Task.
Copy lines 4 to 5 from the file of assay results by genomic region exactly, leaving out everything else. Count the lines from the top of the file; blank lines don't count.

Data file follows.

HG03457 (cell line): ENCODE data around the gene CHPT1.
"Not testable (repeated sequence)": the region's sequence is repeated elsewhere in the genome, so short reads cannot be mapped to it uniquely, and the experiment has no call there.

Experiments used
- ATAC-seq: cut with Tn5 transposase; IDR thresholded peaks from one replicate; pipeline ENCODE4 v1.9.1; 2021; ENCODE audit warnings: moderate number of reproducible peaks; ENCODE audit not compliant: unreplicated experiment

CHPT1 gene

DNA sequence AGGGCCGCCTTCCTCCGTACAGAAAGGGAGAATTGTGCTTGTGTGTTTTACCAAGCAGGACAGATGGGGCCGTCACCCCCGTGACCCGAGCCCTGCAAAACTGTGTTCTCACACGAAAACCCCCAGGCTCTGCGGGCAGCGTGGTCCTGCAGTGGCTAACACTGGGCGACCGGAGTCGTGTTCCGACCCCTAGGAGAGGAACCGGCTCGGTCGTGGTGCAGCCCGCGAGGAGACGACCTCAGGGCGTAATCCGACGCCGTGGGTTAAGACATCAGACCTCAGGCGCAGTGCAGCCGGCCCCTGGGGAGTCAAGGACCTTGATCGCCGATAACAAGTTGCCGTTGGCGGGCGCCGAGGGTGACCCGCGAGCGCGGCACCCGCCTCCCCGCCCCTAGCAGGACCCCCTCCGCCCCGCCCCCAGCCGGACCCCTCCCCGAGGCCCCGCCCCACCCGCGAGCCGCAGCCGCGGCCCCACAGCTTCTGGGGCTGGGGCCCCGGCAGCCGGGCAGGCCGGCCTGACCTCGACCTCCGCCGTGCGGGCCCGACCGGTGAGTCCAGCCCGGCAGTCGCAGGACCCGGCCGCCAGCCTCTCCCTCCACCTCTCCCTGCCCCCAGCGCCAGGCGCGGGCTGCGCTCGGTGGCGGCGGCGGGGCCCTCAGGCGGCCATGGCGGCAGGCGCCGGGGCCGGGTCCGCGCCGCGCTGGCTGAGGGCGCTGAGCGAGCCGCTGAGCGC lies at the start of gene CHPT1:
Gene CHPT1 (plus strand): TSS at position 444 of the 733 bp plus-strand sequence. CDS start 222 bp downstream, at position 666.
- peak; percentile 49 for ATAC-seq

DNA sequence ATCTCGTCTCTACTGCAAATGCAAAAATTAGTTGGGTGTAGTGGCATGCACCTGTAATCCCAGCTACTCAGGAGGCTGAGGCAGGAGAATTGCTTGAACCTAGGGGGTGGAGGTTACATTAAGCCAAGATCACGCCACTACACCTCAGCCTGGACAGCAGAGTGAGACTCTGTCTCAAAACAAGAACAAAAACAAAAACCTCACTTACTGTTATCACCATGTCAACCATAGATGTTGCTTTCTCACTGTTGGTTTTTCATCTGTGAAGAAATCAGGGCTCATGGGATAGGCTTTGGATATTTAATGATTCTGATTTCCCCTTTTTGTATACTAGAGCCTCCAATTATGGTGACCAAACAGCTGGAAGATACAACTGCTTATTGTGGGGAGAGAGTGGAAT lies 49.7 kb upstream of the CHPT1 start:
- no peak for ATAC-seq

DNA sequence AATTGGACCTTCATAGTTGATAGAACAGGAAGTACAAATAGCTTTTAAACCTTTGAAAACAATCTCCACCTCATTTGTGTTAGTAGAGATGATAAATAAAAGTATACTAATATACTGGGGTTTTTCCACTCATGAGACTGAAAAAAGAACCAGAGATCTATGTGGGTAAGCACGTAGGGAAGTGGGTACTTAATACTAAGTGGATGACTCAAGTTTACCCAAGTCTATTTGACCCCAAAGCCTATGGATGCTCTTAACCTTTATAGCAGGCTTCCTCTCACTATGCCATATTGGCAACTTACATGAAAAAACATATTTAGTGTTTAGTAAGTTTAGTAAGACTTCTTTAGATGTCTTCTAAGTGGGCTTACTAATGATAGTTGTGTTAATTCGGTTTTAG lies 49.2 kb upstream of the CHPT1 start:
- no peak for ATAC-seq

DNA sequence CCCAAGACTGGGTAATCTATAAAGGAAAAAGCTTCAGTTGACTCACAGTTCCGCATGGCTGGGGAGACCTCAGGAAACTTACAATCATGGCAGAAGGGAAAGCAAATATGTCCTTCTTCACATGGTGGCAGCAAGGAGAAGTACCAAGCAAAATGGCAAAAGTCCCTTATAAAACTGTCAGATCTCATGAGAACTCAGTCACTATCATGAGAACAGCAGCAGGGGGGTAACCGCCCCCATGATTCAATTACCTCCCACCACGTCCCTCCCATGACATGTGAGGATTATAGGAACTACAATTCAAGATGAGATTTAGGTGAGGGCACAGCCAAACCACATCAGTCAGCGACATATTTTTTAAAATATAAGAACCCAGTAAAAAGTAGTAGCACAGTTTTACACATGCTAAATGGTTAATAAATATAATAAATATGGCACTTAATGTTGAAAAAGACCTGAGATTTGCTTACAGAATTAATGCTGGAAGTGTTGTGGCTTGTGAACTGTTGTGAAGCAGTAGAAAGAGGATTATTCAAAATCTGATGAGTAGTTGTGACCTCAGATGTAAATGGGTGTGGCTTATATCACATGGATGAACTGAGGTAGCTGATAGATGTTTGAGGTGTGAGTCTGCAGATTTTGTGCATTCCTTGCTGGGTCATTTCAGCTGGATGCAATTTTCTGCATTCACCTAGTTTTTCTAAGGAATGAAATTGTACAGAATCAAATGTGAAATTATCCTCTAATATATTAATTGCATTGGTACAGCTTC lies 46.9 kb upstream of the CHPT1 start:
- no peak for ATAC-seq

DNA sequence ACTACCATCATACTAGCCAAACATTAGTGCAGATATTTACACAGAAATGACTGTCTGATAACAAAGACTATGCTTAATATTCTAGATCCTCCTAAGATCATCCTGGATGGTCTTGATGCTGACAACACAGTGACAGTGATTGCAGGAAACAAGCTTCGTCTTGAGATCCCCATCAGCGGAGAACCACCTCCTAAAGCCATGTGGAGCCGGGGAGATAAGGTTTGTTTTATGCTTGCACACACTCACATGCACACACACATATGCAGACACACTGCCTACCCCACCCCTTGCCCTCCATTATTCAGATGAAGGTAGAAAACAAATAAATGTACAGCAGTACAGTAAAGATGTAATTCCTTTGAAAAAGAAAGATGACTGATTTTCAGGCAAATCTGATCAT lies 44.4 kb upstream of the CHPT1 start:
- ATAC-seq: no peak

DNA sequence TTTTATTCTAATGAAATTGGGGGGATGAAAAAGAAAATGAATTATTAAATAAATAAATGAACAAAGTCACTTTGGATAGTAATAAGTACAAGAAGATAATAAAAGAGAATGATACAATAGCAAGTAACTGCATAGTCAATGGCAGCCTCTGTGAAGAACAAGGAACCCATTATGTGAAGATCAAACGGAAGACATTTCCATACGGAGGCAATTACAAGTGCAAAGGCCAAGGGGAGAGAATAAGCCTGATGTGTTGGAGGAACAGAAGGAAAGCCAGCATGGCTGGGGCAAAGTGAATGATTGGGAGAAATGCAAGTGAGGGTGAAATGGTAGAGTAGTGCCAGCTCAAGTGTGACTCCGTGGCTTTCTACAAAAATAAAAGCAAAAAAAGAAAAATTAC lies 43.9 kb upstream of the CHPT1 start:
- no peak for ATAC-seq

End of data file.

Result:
- ATAC-seq: cut with Tn5 transposase; IDR thresholded peaks from one replicate; pipeline ENCODE4 v1.9.1; 2021; ENCODE audit warnings: moderate number of reproducible peaks; ENCODE audit not compliant: unreplicated experiment

CHPT1 gene